David Strorm, the protagonist, is not accepted in his society because he is different from the other people. He is able to communicate with a small group of friends through telepathy. He is just like all of the other people in his community until people start finding out about his ability to communicate through thought-shapes. David is a very respectful and truthful person who accepts all people for who they are because he knows what it’s like to be in danger and not accepted by his family, or other people that live in his community. Because David has a minor difference from the other people in his society, he does not fit in with them. David has to face a dangerous life because of the person he is, even though he cannot control his differences. Working with friends, David decides that he will find a place where he can be accepted for who he is and not be judged.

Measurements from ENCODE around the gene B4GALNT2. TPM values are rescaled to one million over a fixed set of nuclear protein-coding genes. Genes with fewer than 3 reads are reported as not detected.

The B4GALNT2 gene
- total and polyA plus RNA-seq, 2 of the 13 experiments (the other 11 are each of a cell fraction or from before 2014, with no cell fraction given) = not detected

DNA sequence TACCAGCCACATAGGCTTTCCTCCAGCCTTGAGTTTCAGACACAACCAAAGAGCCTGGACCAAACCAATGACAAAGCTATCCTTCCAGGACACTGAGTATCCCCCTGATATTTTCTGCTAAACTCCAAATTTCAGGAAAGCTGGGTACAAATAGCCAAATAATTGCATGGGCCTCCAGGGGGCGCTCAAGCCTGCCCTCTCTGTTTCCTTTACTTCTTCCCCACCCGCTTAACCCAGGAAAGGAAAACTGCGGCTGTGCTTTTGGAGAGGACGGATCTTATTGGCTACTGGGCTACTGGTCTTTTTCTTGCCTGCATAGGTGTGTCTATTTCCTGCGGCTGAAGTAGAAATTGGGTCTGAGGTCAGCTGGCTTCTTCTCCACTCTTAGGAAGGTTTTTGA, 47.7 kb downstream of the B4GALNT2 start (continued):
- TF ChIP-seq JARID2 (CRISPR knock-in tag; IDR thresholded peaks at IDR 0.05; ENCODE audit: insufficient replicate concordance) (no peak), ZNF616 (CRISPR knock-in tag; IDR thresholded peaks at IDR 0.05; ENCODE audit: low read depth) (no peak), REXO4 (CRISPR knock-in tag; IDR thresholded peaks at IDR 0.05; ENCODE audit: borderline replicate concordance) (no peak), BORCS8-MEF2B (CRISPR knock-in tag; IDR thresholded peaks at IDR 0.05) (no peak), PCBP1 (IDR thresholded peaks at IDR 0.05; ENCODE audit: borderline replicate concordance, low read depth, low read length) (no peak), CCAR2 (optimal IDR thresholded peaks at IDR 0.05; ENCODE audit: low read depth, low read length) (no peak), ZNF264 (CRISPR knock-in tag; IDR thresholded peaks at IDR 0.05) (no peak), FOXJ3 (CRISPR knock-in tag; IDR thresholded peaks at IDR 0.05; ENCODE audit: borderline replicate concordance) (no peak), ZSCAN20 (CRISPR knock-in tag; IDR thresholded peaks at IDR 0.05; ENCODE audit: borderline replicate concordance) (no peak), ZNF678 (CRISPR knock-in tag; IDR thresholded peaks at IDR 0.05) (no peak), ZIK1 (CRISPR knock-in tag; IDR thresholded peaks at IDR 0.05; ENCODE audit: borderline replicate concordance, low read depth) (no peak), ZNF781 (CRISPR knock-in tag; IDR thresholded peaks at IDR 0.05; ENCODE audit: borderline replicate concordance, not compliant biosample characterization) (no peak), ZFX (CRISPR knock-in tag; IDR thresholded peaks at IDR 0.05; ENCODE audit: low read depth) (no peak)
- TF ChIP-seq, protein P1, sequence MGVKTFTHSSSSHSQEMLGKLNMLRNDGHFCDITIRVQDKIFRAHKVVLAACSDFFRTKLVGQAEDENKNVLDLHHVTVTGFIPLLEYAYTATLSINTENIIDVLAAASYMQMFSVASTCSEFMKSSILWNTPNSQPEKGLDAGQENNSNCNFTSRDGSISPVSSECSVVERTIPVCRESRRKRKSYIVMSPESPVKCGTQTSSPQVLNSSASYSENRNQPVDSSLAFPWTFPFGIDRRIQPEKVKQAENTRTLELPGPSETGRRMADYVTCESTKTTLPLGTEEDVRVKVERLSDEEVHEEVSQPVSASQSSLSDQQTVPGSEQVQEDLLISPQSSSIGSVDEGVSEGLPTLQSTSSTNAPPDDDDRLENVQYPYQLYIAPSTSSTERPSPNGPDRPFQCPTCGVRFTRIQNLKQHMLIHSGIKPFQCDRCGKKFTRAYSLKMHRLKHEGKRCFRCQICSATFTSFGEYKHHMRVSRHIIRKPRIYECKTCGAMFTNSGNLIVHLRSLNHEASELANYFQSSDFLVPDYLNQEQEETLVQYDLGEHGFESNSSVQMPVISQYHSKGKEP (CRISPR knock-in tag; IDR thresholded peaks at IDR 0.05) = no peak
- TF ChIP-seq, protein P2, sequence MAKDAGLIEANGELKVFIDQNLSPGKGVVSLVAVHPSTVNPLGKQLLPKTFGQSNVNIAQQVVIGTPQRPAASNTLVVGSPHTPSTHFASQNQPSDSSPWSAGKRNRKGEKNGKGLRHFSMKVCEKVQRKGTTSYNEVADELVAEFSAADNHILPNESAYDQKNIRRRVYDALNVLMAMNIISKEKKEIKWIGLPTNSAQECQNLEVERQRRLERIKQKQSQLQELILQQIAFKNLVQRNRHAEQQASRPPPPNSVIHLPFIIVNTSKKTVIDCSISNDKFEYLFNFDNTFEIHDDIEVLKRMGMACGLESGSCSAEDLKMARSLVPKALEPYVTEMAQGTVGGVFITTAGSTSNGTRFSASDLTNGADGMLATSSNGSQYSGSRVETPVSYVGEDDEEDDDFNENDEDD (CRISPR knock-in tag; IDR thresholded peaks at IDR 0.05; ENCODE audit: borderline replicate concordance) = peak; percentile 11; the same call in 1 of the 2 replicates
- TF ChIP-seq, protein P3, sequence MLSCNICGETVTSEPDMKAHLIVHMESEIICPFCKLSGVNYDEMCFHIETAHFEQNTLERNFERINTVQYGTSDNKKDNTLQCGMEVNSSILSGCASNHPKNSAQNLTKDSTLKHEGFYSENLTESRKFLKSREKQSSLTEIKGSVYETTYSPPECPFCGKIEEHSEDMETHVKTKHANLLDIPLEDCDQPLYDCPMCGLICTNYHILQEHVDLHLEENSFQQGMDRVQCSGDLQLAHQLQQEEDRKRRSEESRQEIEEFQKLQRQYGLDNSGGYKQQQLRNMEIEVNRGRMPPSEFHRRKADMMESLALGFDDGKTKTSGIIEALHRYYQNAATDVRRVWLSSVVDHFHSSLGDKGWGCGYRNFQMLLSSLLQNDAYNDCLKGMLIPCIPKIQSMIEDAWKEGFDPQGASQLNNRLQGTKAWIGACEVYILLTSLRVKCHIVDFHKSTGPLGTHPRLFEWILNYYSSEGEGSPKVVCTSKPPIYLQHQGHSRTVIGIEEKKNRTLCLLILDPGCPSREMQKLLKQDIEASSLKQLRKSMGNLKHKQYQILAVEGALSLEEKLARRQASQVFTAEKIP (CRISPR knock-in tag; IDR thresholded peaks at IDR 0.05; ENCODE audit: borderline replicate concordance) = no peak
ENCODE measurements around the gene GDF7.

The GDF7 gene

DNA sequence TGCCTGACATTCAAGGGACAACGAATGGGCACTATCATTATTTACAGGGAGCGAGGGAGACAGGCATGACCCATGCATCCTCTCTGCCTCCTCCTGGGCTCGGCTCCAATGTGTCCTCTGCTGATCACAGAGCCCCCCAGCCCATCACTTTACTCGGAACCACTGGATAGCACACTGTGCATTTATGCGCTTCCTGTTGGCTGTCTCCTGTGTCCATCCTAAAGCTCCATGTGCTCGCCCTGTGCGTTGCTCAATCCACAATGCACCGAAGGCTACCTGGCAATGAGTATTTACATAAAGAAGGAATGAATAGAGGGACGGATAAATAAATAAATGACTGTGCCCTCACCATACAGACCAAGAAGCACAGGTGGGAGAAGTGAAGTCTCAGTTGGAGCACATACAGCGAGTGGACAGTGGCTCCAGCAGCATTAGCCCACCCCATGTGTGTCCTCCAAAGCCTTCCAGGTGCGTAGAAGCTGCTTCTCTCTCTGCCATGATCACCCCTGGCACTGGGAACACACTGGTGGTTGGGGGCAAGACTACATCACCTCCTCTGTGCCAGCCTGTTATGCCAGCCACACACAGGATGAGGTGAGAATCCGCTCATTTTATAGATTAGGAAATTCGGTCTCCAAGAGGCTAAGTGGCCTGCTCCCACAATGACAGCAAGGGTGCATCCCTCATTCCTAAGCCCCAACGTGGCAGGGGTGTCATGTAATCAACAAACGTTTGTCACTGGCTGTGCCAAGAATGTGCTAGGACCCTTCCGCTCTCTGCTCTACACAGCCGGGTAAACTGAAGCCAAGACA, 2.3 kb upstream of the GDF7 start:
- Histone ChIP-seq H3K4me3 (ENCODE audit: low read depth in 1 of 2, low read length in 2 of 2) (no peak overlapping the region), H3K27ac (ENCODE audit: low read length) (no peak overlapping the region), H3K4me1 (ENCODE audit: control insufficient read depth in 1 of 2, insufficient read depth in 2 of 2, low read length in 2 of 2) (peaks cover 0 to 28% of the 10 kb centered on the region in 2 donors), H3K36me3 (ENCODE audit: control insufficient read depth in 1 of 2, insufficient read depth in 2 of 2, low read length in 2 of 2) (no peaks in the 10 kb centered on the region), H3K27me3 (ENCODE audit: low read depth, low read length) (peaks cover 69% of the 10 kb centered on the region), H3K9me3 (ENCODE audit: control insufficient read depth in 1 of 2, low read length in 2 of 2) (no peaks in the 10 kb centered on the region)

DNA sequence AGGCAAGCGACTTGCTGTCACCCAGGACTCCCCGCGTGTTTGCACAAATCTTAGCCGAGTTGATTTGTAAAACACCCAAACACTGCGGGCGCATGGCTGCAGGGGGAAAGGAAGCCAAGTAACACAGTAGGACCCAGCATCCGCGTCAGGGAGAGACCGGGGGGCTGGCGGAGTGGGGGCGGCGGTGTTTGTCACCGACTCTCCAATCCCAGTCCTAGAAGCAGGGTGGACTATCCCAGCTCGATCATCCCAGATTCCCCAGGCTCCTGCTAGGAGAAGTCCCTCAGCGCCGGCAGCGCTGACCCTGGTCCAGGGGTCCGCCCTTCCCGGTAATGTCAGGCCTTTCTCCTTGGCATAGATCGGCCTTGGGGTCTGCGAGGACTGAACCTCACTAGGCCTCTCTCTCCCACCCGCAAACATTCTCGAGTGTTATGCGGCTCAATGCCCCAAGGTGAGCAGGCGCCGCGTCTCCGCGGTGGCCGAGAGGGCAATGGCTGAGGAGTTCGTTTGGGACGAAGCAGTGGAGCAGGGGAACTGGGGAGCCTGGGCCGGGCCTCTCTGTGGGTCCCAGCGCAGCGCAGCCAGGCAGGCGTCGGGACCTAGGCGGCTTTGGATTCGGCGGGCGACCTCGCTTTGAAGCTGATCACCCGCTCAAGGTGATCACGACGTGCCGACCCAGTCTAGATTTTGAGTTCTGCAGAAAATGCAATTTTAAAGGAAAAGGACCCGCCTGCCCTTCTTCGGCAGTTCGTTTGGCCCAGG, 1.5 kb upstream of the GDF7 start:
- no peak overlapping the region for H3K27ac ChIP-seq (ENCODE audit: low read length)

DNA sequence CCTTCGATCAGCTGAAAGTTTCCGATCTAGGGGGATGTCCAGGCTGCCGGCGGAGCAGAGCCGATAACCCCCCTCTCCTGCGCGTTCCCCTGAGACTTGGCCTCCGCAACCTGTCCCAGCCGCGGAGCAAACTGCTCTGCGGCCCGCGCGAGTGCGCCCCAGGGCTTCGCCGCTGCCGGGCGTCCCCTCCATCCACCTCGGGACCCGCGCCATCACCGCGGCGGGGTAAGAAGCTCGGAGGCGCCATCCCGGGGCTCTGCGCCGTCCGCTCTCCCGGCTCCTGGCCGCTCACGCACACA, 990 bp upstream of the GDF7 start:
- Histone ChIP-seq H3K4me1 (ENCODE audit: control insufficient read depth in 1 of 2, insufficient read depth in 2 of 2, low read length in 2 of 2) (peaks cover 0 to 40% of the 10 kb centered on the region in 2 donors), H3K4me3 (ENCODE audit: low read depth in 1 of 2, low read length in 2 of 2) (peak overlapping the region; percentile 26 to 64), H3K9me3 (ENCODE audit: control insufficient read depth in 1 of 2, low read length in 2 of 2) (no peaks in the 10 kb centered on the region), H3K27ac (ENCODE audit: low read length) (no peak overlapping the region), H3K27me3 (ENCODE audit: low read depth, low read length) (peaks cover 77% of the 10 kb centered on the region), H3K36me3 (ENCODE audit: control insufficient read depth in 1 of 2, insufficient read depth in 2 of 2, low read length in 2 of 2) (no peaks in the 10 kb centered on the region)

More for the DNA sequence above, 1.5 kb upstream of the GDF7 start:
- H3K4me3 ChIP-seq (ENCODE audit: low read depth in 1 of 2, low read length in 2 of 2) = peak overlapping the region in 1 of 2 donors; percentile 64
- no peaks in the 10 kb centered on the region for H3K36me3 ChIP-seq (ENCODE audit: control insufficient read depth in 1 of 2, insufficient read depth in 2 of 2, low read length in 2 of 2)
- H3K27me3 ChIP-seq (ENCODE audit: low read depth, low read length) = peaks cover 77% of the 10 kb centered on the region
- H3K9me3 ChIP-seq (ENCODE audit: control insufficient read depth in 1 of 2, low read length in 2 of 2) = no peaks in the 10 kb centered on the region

The people of the Fringes and the Norms are two different groups of people that are both racist against one other. The people of the Fringes are known to live in the ‘Badlands’ when speaking from the Norms point of view. Just from hearing the name of their community, one is able to interpret that the Norms do not accept the people of the Fringes, or anyone that is not like themselves. This tells us that the Norms consider themselves to be perfect, or as understood through their name, normal or average. Though it sounds like the Norms are against the Fringes’ people, and the Fringes’ people do not take part in their non-acceptance; it does work both ways. The people living in the Badlands are very strict. If there is a person coming into their lands from the community of Waknuk, they are sent to the leader of the Fringes to be inspected. When they catch any Norms trespassing in their land, the Norm may be tortured or punished. They do not just let people into their community that are running away from their own. There must be reasons and proof that they truly do belong to the Fringes.